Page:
Friday, November 15, 2013

Courage to Run

Courage to Run by Wendy Lawton is the inspiring and suspense-filled story of Harriet Tubman, the young African-American girl born a slave on a plantation in Maryland during the 1800s. 

In this account of Harriet's difficult childhood, during which she was repeatedly beaten and abused, the reader will learn of the enormous struggles endured by slaves during that abominable time in our nation's history.  Harriet's is a story of courage and profound faith in God. It is also the story of a child who discerns God's calling on her life as He prepares her to lead over 300 slaves to freedom via the Underground Railroad.

What I Like: I like the way the author has interspersed fiction with non-fiction in recounting Harriet Tubman's story. While the narrative is founded on solid historical fact, author Wendy Lawton successfully uses fictional techniques to bring the story to life.  

What I like most about this book is that it reveals what God can do in and through a heart totally submitted to Him. Harriet could have become bitter as a result of the cruelty with which she was treated as a child. Instead, she chose to trust God and to allow Him to make her a vessel of honor that He would use to lead people to freedom. Captivated at a young age by the vision of Moses leading God's people to the Promised Land, Harriet embraced this vision and applied it to her own life and her own people. As a result, she became the "Moses" of the Civil War, leading over 300 out of slavery's bondage into the promised land of freedom.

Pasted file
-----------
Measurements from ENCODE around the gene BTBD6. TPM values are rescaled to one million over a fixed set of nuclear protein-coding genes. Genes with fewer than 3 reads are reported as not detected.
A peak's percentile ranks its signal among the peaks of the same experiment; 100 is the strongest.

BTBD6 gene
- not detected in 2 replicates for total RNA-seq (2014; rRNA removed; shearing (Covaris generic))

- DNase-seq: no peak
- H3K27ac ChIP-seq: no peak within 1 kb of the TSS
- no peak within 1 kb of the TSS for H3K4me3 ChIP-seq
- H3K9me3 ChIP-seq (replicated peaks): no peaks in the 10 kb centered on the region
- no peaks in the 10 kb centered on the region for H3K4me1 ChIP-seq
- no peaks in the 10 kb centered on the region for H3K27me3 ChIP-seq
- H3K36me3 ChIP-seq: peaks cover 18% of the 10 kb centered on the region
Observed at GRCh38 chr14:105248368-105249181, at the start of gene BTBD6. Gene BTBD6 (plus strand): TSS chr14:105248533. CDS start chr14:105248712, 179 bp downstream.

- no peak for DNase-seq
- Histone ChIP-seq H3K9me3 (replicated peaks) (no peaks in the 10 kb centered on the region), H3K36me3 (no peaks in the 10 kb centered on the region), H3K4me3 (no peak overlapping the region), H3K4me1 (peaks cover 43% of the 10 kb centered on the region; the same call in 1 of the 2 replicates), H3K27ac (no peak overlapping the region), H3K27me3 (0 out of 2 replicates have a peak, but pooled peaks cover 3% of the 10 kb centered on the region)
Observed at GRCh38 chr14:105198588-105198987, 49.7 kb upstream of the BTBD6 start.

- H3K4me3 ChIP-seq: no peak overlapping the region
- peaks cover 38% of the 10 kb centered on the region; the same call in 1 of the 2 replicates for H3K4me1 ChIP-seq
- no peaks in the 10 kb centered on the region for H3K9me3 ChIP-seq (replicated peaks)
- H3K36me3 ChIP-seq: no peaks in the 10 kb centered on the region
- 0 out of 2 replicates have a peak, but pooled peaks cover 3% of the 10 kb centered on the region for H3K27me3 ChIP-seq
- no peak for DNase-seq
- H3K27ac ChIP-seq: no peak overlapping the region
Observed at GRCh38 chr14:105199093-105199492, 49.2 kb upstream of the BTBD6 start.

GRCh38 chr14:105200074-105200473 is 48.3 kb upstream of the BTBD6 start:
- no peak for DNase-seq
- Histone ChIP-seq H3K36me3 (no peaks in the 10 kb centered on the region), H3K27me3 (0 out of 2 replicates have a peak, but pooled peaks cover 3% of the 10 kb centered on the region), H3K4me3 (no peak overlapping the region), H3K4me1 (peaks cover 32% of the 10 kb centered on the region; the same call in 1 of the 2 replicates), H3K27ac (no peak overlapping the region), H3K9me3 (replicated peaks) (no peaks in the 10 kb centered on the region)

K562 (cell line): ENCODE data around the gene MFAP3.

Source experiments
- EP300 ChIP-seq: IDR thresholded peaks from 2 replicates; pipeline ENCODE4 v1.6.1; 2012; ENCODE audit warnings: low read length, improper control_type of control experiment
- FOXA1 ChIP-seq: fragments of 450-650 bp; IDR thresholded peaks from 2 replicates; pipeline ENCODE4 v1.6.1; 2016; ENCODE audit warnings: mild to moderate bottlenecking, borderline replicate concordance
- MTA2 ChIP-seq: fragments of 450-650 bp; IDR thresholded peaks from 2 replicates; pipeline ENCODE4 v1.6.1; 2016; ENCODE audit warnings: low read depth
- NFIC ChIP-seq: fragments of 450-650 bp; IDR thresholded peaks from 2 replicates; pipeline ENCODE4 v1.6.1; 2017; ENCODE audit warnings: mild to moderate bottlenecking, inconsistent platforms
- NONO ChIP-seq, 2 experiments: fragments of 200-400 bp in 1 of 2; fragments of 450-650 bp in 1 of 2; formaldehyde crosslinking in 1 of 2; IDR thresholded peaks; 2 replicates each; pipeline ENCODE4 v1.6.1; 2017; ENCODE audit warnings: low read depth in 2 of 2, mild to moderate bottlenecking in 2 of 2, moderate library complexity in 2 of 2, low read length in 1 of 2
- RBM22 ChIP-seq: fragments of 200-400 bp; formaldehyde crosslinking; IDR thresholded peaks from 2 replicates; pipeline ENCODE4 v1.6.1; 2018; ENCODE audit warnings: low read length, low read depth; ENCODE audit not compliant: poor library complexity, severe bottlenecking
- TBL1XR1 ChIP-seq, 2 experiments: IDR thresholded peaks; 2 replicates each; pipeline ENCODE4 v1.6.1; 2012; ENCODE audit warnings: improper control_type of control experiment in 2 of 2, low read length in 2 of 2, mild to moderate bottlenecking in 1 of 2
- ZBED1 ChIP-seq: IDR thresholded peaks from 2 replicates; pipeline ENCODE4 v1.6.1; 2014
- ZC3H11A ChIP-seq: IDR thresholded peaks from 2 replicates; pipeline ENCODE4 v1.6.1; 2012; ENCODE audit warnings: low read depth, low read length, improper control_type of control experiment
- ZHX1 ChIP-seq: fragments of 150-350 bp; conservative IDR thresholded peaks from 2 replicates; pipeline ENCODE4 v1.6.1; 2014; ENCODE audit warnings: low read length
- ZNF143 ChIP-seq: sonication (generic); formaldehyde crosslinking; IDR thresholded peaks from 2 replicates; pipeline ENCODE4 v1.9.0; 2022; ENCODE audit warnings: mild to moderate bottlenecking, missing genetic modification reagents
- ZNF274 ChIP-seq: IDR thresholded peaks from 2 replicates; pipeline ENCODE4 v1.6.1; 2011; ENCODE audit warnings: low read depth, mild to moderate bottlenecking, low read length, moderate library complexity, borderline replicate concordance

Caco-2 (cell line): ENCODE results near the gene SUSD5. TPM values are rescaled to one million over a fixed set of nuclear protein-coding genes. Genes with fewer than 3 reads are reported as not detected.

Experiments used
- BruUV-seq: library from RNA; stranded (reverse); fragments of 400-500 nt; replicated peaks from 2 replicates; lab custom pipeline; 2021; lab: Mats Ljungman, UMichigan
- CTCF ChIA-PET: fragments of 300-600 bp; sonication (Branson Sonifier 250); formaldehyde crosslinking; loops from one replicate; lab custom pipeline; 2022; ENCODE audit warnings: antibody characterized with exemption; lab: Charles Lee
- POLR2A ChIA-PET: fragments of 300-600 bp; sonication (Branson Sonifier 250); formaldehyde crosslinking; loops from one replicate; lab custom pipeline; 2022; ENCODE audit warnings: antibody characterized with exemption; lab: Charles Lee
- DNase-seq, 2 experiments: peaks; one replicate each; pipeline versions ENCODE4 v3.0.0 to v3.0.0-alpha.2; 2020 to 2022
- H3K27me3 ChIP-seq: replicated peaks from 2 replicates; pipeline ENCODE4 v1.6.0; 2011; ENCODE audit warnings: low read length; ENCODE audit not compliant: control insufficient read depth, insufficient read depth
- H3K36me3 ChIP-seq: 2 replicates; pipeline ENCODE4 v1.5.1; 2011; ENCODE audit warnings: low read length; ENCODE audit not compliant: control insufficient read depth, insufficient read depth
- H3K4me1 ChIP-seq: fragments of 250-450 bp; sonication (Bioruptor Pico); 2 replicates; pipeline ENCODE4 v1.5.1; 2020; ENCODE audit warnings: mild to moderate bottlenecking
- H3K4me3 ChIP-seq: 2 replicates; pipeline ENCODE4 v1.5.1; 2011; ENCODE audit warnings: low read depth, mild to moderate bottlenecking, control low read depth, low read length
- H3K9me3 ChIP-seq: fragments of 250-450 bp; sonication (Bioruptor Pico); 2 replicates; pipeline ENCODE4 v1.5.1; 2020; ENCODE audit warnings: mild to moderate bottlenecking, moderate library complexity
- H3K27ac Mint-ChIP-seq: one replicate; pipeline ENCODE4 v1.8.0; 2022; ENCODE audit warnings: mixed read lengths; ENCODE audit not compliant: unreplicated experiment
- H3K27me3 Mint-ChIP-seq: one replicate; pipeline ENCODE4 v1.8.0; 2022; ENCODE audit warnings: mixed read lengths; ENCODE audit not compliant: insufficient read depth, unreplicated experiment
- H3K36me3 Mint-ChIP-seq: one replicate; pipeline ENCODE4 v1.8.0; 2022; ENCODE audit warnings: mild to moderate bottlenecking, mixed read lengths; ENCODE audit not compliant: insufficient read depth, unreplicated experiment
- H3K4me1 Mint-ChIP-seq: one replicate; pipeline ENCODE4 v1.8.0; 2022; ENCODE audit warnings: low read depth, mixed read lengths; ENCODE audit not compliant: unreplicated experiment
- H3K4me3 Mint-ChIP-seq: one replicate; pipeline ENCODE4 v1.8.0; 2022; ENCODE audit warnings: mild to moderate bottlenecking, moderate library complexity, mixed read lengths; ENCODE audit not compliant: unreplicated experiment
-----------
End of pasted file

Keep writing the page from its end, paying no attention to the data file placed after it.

Children who read this book will learn about God's faithfulness during difficult times. They will learn that God's ways are higher than our ways and that all things work together for the good of those who love and trust God.
What I Dislike: I had some concern about the somewhat graphic descriptions of the beatings endured by Harriet. Depending on the reader's sensitivity level, these graphic descriptions could be troubling. At the same time, they serve to add much needed credibility to a period in our nation's history whose horrors must not be minimized. I would suggest that parents or guardians read the book first to determine age appropriateness for children in their care.
Overall Rating: Excellent
Age Appeal: 8-12
Publisher Info: Moody Publishers, 2009; ISBN: 978-0-8024-4098-3; Paper, 140 pgs, $6.99.

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